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Ozon

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I've only seen two of Ozon's films. The last two, actually -- 5x2 and Le Temps qui reste. My general impression is that that quality of his films would improve considerably if he would allow them to gestate a bit longer. He works too fast, I think, and his ideas suffer for it. Neither of those films, for what it's worth, seemed at all interested in toying with our expectations, and certainly not in any sadistic way. The former is a Scenes of a Marriage-style chamber drama, the latter is about the last months in the life of a young man.

I wrote a bit about Le Temps qui reste after TIFF, and the more I thought about it, the more frustrated I became by the film's weaknesses. There are some really interesting ideas there, ideas that I connected with personally and that I don't recall being explored in just that way before, but Ozon seems to lack either the patience or the insight necessary to really unearth the consequences of his ideas. As a result, the characters, I think, lose a bit of their humanity. They become a bit two-dimenstional.

The much shorter answer is: I will probably see every new Ozon film, with the expectation that they'll be ambitious and formally-interesting and that they'll contain the kernals of good ideas, but that they'll finally come up a bit short. I don't feel any desire to track down his past work, though several like-minded friends have told me I'd probably enjoy Under the Sand.

I think Leary caught 5x2 recently. Hopefully he'll chime in.

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Under the Sand is the best of the three I've seen. I thought it was fascinating. And Rampling was great.

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Yeah Under the Sun and Swimming Pool are pretty good, but don't watch Sitcom, it's like a mix of family melodrama with the monster movie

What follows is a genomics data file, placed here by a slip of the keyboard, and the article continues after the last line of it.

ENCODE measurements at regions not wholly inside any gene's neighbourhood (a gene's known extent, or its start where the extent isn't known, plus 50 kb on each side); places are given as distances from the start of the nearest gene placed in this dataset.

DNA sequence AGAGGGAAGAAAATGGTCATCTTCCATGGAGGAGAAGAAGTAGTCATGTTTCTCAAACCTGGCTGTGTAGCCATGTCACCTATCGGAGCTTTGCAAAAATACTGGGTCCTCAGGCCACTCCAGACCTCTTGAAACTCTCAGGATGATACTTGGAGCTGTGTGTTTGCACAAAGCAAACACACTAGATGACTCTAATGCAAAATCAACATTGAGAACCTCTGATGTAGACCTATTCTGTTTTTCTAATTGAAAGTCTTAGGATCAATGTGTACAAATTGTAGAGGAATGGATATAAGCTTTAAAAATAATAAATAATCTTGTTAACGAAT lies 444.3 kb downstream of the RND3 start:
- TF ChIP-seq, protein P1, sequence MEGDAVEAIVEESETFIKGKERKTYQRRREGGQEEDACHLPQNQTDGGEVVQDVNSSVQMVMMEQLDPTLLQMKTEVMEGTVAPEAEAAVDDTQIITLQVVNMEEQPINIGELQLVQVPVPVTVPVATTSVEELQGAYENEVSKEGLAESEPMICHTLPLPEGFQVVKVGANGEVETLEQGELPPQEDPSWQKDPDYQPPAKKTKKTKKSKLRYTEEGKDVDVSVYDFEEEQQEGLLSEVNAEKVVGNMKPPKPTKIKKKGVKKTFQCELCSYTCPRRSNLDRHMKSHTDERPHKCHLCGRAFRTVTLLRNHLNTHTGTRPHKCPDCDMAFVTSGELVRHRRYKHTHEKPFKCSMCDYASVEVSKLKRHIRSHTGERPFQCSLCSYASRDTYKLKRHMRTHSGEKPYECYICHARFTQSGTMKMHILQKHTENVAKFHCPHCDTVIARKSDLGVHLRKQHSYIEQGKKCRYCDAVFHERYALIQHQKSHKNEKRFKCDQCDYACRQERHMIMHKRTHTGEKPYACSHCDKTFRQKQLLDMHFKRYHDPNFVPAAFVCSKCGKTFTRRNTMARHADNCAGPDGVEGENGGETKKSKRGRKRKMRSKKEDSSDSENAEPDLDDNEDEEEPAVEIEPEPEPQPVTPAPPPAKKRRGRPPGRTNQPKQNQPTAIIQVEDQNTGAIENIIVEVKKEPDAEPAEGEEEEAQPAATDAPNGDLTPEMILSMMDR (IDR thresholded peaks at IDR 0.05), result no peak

And I kinda like with the adaptation of Fassbinder's Water Drops on Burning Rock

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I saw Sitcom (1998) at a film festival many moons ago, and yeah, it was messed up.

My favorite film of his so far -- as much for its eroticism as its psychological cruelty -- might be Water Drops on Burning Rocks (2000; my review). It's messed up too, of course.

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Underwhelmed by Under the Sand, underwhelmed by Rampling, underwhelmed by Ozon's reported disdain for the nouvelle vogue.

But I do like... uh... rainbows.

(Edit: I'm a little too negative. Under the Sand was alright, but it was built up way too high by pretty much everyone I read talking about it before seeing it. Rampling on the other hand... I just don't get it.)

Edited by theoddone33

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I did just comment on 5x2, rather negatively, on Image Facts. I have seen a great deal of his films, and among his early stuff there are a few films that hint at a filmmaking prowess. See the Sea is quiet, very personal, and haunting, probably his best before Under The Sand. I don't really care for his genre bending stuff, Sitcom, 8 femmes, Les amants criminels, and Water Drops on Burning Rocks are all steeped in a sexual angst that I don't identify with and am not interested in seeing. The last one in that list is actually a Fassbinder play. It was so striking to finally see him work with Fassbinder material because much of his previous work is already so evocative of Fassbinder and his sex-and-gender focused storytelling. I just don't care for this sort of stuff, Ozon seems to get stuck in a rut that has already been well travelled by others.

Edited by M. Leary

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Ozon is now officially boring in the same way someone like Lindsay Lohan is boring. Too much meta-drama.

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I feel out of the loop - what's the meta-drama surrounding Ozon?  In terms of his films, I very much liked In the House, in terms of its suspense and clear, affectionate homage to Rear Window.  And I'm looking forward to going back and checking out Potiche, based on its cast and having seen a good review or two.

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I enjoyed both of Ozon's last two films a great deal. I recently revisited In the House to see if maybe I just liked it because its lightness/quirkiness stood out in comparison to typical TIFF (2012) fare, but I liked it second time around. Young & Beautiful doesn't exactly break new ground thematically, but it provoked thought and I appreciated it for what it was. 

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I'll just say that at this early point in the year, Frantz is my film to beat. The playing around between B&W and color was effective. I see why this won Cesar for Cinematography. The story is really well done and brings us questions of truth and lies in a wonderful way.

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Six months out, I don't recall a lot of specifics, but I liked Frantz quite a bit when I saw it at TIFF last year.  

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